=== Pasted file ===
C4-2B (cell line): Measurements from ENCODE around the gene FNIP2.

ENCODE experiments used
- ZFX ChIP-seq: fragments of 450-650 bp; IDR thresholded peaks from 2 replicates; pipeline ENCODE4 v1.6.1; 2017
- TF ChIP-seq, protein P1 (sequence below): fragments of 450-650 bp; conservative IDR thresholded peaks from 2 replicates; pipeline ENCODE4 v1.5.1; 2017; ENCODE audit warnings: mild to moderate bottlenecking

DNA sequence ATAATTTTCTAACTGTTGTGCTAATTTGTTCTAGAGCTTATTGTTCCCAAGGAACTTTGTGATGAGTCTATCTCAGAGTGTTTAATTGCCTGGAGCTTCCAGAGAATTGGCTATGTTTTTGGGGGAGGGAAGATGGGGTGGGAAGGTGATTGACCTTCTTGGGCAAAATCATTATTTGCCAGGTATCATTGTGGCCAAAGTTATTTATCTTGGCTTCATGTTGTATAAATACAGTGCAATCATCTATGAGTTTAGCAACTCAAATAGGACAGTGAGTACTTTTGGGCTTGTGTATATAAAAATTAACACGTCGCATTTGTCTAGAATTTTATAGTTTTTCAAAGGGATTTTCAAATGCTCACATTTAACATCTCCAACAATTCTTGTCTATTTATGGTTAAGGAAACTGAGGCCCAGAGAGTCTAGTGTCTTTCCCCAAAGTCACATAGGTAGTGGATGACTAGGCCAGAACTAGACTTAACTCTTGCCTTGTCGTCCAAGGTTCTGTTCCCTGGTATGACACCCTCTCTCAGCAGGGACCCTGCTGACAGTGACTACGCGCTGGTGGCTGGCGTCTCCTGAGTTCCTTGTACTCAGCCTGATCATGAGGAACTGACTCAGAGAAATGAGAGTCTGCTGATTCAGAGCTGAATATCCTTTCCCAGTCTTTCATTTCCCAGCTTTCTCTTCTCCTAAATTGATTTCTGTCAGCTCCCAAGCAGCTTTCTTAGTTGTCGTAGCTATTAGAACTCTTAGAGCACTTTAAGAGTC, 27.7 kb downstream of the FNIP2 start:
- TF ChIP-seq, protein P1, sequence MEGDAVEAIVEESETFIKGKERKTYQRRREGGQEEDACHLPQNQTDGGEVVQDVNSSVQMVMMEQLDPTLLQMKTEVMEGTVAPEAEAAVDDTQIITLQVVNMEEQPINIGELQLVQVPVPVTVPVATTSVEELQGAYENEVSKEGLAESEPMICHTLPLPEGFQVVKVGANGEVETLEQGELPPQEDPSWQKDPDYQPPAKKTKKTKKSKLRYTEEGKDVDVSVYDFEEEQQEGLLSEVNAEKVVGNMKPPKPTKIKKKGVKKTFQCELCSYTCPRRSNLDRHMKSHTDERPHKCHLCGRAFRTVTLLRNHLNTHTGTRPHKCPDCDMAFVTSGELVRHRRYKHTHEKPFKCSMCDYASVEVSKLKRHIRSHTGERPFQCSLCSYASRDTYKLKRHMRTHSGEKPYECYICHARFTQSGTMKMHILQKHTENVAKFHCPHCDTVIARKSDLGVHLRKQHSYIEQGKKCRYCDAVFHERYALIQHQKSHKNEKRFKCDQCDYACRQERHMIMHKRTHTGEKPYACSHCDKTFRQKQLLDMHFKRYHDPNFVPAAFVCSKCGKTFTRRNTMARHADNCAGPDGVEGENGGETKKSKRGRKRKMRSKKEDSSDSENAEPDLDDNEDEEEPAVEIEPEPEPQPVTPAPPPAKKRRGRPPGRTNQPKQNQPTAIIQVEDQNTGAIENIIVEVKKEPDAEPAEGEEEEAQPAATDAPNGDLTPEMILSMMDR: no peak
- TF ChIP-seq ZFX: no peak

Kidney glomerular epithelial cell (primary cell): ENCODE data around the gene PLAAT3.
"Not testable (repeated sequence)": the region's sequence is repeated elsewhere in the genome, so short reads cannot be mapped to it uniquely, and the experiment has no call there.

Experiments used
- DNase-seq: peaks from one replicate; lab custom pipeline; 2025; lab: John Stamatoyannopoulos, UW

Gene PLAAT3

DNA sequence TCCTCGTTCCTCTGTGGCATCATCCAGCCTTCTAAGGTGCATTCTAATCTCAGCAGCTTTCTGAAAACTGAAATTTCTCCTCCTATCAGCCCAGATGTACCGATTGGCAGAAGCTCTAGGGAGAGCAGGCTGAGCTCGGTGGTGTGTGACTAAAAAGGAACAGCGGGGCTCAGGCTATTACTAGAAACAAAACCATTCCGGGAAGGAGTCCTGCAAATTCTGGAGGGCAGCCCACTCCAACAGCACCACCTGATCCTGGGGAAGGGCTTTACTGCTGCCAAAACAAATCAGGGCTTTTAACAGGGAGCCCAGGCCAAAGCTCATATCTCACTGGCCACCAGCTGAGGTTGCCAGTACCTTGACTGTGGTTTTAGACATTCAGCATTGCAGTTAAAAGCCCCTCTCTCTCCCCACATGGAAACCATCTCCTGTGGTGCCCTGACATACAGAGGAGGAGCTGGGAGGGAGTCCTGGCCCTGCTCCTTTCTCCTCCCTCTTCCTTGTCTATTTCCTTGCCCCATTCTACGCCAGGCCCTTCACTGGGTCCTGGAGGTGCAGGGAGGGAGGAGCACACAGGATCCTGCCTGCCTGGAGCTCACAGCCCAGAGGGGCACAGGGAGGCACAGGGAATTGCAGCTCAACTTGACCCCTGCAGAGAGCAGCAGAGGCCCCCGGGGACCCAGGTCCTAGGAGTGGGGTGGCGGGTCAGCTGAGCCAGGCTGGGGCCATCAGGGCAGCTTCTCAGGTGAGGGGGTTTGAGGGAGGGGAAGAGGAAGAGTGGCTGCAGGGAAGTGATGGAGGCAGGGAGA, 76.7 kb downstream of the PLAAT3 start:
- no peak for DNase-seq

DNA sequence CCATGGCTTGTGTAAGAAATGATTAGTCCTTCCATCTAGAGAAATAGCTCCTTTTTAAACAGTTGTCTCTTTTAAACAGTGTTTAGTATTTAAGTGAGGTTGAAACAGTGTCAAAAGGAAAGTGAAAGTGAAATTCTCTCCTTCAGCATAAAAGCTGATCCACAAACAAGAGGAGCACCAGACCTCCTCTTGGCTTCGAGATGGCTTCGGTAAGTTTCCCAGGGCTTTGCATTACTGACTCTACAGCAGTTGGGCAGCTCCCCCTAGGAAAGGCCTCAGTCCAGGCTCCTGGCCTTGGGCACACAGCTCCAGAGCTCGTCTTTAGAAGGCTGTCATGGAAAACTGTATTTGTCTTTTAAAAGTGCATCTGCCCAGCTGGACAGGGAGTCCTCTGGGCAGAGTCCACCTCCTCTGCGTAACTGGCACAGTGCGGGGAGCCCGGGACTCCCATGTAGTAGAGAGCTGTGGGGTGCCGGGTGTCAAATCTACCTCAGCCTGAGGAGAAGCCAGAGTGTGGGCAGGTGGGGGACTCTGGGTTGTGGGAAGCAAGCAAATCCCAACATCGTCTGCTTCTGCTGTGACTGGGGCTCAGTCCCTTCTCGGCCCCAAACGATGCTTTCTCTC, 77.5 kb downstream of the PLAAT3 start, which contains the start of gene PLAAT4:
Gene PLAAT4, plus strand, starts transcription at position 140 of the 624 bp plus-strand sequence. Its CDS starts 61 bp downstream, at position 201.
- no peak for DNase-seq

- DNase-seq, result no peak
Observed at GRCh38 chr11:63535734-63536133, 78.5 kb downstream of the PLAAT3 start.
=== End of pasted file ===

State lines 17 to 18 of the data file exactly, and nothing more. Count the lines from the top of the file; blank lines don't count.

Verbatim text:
- no peak for DNase-seq

- DNase-seq, result no peak